Sheesh. Hooray for neighborhoods. And kindness. And generosity. And fixing what's broken.

In case you need one, here's my gift to you:

Saturday, December 17, 2011

#63: Check.

I checked something off my oft-mentioned Life List.
#63: Buy a real painting.

I really wanted to own a painting--you know--with actual paint. Not a print. But I hardly knew where to begin. You know what there are a lot of? Paintings. Many I don't like, and more I can't afford, which narrows the field a little, but not really enough to give me a starting point. I thought that it would be really great if I could buy a painting from a friend. In that way, I would be supporting the work of someone I care about while also owning art that was that much more meaningful to me. Great idea. However, I didn't actually know any painters.

At least, not when I wrote the list. Enter: Lisa Congdon.

It's very fortunate when the painter you befriend at the moment you're in the market for a painting happens to make art you think is beautiful. She might just as easily painted a bunch of stuff with bleeding eyeballs. (I have a particular horror of bleeding eyeball paintings of which there are more than you might think. Often hung in cafes, which seems to show a real lack of foresight.)

Instead, I am really delighted to have this beautiful little forest to call my own.

Maybe she's made something just for you and you didn't even know it. You should probably check.

Friday, December 16, 2011

The results are in

NPR posted their top 100 songs of the year.

I have heard 8 of them. Eight. I counted. And one of those is by Paul Simon. Of the other 92, I had heard of maybe six of the artists.

So that's official then. I will never be cool.

It's this or silence

In which I write something for fear of slipping back into the black hole of writing nothing. The lack of what I believe is nowadays called "content" should not thwart us, right? Right.

Last night, the blog bully and I went to see a play at Shotgun, where the box office manager is perhaps the nicest man in the world, in addition to being a very snappy dresser. I enjoyed the play, and its sparkly lead actress (seriously, she just glitters up there despite being dressed in Puritan garb), however, I would have enjoyed it, say, 32% more if the songs had been much, much shorter. The songs were a little bit like "you know the story that you are watching? Well, I'm going to tell you, through the magic of song, all the things that are happening, even though you're right here. Understandably, this will take me quite a long time." Perhaps this was a popular device in Ye Olden Times? Perhaps people could not pay attention to things that were merely spoken? I don't know. On the bright side, though: sparkling girl. I cannot overstate this. Also, the blog bully brought snacks in very tiny containers, in the manner popular among parents of preschool-aged children. However, later, as he is ever-vigilant lest people develop any treacly sort of feelings about him, he mocked me for not being able walk up a steep hill at his insane rate of speed. I have a sub optimal level of fitness, yes, but I'm the one with the blog. So there.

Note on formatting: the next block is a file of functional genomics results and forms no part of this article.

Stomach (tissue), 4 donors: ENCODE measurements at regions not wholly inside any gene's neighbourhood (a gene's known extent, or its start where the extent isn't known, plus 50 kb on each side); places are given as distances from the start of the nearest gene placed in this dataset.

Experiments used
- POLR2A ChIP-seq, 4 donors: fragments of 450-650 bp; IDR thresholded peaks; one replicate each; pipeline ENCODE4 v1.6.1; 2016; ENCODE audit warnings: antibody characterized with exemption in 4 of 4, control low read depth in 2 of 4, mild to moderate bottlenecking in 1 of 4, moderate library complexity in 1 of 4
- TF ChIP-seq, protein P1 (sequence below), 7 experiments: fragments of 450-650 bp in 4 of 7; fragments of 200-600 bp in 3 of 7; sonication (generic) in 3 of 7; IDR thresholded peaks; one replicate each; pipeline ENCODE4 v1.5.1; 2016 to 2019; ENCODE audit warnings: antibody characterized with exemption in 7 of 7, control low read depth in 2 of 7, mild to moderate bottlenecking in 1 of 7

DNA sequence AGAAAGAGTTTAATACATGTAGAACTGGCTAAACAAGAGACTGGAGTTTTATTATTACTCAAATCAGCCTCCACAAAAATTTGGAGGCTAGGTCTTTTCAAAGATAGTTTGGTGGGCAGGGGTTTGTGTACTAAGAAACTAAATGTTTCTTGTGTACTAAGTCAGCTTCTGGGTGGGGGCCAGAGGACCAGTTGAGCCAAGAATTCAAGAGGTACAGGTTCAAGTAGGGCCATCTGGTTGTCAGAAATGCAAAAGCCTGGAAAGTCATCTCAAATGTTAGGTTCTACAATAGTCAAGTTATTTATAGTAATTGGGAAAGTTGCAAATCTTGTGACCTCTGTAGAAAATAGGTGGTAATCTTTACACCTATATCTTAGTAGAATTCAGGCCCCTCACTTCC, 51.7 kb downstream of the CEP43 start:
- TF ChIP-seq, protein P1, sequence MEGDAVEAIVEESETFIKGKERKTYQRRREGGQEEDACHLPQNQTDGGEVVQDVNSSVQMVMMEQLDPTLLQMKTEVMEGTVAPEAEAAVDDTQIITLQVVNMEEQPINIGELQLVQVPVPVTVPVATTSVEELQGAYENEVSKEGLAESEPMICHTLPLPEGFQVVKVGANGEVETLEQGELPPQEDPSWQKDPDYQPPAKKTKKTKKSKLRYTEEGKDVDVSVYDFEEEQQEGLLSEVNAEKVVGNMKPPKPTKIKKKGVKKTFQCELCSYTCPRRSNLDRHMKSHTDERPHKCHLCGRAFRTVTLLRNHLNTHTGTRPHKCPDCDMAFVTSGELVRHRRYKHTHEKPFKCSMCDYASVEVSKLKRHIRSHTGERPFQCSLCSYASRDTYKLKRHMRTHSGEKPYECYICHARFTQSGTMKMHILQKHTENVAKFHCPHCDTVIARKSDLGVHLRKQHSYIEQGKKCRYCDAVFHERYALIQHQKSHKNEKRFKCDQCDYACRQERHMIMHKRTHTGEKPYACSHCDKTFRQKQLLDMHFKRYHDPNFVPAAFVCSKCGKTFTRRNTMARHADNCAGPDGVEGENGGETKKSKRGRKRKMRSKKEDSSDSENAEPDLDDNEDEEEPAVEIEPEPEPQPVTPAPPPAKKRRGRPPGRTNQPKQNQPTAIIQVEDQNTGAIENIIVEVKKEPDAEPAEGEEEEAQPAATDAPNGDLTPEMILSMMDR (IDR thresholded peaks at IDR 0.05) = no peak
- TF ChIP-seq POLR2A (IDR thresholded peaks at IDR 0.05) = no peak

Speaking of sub optimal fitness, the needlessly renovated gym reopens today (it really seemed quite nice before; I can only hope they have transformed it into some kind of unimaginable nirvana such that I will long to go there as often as possible) and I intend to go. This very afternoon. I have been in a pool once in the last month and a half, but that was in Palm Springs where I was floating languidly around in my un-serious bathing suit and, thus, doesn't count. Indeed, I dread shimmying into my serious, unembellished bathing suit, which more than any other article of clothing, should quite bluntly reveal what my bread-eating days of leisure hath wrought. [I suspect "hath" and "days" fail to agree grammatically, but I've no idea what the plural of "hath" might be.] Anyway, the point is, I will look silly and then I might drown. So, I look forward to that. I'll let you know how it goes.

Update: The figure I cut in my serious bathing suit was downright demoralizing, but I did not drown. This might have occurred to you since you're so smart, but it didn't occur to me: when the gym is under renovation for three weeks, they turn the heat off. That pool was cold. I hope no octogenarians (of whom there are usually many in the pool) were speeded towards their graves. In other news, there are no longer any curtains in the showers--a strange "improvement"--so my unexpected fascination with the Boobs of Others (seriously. I really had no idea they were so variable) and the cautionary tales writ large on the bodies of the elderly will presumably run rampant.